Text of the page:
A private conversation with America’s oldest park ranger, age 95
Her name is Betty Reid Soskin.
She was born in 1921 and is 95 years young. She’s outlived two husbands, has had four children, owned a gospel music record store, was a field representative for a California State Assemblymember, and then became a National Parks Ranger at the age of 85.
After one spends just a few moments with her, there’s a realization that she has the mind and the body of somebody that’s decades younger. Did she discover the fabled fountain of youth?
I caught up with Betty at her full-time job at the Rose the Riveter / Word War 2 Home Front National Historic Park in Richmond, CA recently. She gives talks and lectures on being an African American woman on the home-front during the war years and being in a Jim Crow Union Hall at a time when no woman or blacks had been allowed in the unions.
My intent was to find out what she has done all her life in terms of exercise and managing stress, diet and nutrition, and in general find some common threads of her lifestyle that now keep her so active well into her 90s, What I discovered is that there’s way more layers to Betty than I had anticipated. I was naive to think of her as some lady in her 90s who still goes to work each day and inspires people just because of her age and how healthy she still is. She is anything but such a one-dimensional character.
Betty has been fighting for social change and human rights progress all of her life, and now she weaves it all together in an educational, inspiring, story-telling and insightful way at her job several days a week for groups and school children. She’s a living history catalyst for social reform, and now with a new found fame nationwide (as she introduced the Obama’s at a White House Christmas tree lighting last year), Betty is seemingly hitting her stride at the age of 95.
Who is the one person you have met that made the biggest impression on your life? It was my Unitarian minister Aaron Gilmartin, who guided me through the civil rights chaos of the 1960s. He taught me strength.
What’s your favorite childhood memory? Playing in the creeks in Louisiana as a very young girl before we moved out here to California. Simple outdoor things like that in mother nature, those are fond memories.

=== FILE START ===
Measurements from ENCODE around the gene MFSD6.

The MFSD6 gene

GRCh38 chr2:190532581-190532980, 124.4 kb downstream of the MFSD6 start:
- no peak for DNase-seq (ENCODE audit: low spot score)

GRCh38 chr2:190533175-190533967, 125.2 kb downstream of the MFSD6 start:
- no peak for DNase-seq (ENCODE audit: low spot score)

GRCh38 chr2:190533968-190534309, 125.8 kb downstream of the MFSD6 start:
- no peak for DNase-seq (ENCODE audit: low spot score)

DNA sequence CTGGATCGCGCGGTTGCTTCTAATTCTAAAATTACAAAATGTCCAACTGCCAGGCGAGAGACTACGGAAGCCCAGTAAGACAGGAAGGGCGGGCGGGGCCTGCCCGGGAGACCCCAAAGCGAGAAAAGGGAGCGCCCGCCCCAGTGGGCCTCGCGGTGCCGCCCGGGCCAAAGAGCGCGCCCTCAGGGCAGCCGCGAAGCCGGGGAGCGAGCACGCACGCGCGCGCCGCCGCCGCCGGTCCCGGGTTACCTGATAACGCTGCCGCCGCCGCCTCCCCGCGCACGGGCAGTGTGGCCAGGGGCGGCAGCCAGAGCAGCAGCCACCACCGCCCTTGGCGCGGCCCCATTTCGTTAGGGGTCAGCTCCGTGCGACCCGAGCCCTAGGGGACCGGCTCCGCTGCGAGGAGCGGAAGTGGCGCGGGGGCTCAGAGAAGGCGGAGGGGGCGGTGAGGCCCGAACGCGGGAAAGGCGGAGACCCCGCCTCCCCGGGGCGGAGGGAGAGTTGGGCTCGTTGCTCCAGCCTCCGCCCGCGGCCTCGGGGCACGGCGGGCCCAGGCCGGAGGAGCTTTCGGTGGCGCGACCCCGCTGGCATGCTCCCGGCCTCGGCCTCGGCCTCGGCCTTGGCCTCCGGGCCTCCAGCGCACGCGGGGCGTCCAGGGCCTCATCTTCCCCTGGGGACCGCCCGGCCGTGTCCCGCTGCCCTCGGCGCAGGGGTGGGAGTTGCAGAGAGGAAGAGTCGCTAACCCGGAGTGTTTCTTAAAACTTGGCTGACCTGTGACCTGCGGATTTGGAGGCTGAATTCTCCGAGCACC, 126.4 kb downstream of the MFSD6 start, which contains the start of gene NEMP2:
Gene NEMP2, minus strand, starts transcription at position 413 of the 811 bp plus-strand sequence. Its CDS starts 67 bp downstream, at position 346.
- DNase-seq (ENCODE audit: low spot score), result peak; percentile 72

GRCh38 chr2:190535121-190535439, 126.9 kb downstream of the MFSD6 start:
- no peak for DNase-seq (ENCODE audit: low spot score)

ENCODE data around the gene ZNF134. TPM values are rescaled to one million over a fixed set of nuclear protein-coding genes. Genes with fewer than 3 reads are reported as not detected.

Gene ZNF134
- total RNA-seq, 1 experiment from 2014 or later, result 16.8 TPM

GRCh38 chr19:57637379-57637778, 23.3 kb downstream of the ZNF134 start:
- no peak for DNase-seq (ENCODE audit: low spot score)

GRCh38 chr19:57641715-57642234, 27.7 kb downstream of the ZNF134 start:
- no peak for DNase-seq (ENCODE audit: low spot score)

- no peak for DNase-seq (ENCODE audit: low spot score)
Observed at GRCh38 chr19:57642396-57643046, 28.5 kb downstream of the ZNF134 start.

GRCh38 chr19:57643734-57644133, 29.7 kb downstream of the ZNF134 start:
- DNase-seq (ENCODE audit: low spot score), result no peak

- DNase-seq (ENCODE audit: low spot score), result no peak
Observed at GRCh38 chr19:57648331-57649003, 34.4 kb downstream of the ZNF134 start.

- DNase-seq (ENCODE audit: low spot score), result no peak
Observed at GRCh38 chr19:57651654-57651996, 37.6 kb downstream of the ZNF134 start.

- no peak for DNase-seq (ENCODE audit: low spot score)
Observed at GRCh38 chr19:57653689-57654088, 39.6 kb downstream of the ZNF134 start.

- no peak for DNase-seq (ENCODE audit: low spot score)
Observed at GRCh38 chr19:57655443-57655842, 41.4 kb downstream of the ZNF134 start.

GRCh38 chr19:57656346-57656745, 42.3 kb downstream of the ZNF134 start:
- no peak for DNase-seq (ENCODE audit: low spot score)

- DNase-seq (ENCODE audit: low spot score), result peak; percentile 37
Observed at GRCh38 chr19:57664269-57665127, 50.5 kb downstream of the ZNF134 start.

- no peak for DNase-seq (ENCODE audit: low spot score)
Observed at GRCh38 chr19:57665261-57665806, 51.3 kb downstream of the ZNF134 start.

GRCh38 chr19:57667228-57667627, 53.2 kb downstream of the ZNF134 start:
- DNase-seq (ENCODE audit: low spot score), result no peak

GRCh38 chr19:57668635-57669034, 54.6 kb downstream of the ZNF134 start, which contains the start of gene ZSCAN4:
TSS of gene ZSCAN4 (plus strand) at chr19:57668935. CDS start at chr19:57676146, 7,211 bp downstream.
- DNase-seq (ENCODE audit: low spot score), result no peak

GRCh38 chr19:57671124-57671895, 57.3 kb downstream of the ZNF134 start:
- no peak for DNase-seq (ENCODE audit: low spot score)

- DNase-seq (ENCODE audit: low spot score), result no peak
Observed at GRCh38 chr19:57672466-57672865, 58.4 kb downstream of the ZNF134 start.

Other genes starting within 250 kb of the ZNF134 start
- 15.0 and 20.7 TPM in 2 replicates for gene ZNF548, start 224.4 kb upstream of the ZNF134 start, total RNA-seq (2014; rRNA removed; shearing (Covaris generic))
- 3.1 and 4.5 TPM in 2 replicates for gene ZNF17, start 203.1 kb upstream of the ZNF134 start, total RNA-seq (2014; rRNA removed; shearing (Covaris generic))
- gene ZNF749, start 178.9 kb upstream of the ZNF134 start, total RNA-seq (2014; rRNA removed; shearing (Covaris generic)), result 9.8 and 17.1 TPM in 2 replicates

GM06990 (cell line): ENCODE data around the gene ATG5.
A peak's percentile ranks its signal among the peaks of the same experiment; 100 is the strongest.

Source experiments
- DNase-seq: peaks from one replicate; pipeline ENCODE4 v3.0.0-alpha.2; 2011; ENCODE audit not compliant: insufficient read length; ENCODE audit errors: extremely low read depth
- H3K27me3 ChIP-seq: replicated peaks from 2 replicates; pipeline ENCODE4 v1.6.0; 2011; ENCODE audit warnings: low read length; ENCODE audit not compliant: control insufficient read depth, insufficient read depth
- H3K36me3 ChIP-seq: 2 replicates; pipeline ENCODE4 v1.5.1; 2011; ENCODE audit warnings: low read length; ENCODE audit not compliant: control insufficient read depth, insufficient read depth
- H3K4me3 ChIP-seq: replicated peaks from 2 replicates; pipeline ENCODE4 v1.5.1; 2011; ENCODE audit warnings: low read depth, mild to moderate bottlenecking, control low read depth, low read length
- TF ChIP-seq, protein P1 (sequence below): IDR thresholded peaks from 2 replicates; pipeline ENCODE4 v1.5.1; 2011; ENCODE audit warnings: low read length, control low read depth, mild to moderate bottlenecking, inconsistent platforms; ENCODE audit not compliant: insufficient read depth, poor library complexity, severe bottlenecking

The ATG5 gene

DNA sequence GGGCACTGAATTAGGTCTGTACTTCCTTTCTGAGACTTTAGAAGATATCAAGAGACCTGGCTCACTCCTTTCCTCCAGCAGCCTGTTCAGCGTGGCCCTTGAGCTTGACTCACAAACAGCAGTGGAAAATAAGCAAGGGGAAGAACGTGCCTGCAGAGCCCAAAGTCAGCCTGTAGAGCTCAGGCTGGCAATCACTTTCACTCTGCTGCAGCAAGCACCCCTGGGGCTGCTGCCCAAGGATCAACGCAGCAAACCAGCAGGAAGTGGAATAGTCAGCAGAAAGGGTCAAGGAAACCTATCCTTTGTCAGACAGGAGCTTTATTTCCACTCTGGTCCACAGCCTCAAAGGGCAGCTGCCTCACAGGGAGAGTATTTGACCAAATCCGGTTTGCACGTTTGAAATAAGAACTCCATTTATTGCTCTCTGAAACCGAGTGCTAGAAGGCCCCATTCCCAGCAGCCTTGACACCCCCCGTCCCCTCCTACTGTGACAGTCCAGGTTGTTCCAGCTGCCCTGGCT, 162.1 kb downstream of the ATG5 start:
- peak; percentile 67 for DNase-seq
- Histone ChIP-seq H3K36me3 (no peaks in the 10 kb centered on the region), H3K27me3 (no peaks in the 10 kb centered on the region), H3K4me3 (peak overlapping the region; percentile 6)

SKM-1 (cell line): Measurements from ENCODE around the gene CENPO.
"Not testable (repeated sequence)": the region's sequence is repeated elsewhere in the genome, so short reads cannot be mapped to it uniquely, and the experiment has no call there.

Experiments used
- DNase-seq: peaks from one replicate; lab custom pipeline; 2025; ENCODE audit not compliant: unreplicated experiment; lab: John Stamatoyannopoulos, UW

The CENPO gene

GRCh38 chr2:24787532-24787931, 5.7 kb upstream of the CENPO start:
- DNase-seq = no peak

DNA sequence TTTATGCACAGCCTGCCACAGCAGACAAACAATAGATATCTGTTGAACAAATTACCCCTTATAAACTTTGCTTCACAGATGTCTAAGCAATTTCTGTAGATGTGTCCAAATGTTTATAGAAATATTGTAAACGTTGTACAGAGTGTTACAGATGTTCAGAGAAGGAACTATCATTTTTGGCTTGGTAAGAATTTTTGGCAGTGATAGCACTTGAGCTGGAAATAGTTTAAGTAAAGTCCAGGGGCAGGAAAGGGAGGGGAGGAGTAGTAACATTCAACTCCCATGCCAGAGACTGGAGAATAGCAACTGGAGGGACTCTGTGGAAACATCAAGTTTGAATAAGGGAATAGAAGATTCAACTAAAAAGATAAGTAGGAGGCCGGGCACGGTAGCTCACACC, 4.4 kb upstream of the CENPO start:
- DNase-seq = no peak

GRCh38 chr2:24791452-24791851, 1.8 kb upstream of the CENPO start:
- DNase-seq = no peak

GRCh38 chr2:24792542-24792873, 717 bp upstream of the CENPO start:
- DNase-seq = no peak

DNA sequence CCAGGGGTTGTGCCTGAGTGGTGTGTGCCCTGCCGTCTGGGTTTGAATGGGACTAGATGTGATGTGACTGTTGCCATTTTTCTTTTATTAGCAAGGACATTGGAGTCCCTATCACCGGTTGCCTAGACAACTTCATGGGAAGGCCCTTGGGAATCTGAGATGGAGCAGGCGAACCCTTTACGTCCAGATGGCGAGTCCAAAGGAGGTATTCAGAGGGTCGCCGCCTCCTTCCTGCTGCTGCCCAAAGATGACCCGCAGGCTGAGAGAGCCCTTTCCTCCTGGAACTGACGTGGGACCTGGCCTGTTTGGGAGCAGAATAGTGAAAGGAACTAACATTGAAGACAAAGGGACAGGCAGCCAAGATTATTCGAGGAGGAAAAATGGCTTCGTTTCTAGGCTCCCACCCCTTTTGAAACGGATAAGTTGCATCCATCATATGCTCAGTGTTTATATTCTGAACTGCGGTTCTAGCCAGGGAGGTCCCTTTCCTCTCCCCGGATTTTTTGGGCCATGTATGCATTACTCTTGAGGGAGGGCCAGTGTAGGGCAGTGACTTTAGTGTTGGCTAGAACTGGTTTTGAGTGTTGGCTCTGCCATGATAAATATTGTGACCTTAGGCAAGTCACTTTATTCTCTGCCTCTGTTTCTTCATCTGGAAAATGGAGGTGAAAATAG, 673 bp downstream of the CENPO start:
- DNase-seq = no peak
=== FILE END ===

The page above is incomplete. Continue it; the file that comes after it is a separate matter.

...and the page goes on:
If you could go back in time now as yourself and give advice to yourself at age 13, what would you say? Our country hasn’t processed the Civil War yet. We have conflicting truths. As the years go by, periods of chaos will happen, but out of these periods of chaos our democracy, which is a semi-flawed system, will re-define itself and it’s up to each new generation to make sure they work to bend that arc of the moral universe towards justice.
Why did you become a Park Ranger? I didn’t want to lose that story of the arc of history. Working here at the Rosie the Riveter / World War II National Historic Park and Museum allows me to keep that story alive. I also believe climate change and global warming are very real truths, and we must stay diligent in the fight against it and those who refuse to accept it is happening.
So Richmond, CA was very instrumental in helping us win World War II? Yes, the town went from 20,000 people to 130,000 people during the war years because of the shipyards that were here owned by Kaiser. The government took them over and produced a massive 747 ships during the war years. Black and white southerners were the main workers that moved here. It was a hustling and bustling place, full of excitement and energy. It’s really one of the main reasons we won the war because Hitler and the Fascists just couldn’t keep up with our production of ships.
Do you have any fears in your life right now? No fear at all, I’m ready to go and I am at peace with it. I still think I can do more though, I’m writing a book and filming a PBS documentary, but I accept the reality, I’m 95 years old. My mother lived until she was 101 years old, so maybe I have a couple more in me.
As a Health and Fitness Coach and Active Travel Specialist, I’m curious as to what your exercise and diet routine has been all of your life? You’re probably not going to like my answer, but I never really exercised a lot. I’ve always stayed somewhat active, didn’t drink too much, and I’ve always liked eating peanut butter and cheese! But I’ve pretty much been the same weight all of my life.
What is your greatest piece of wisdom to give the readers? Find your inner strength. You have it, it’s there. God gave it to each of us.
So after that, I gave Betty a high five, took a few pictures with her, presented her with a certificate of appreciation from the City of Los Angeles, CD2, and she was on to the next thing in her busy day as America’s oldest National Park Ranger.
Betty’s blog is http://cbreaux.blogspot.com
* Save the Date! June 27-July 6, 2017 Spain Walking and Tasting Tour on the Camino De Santiago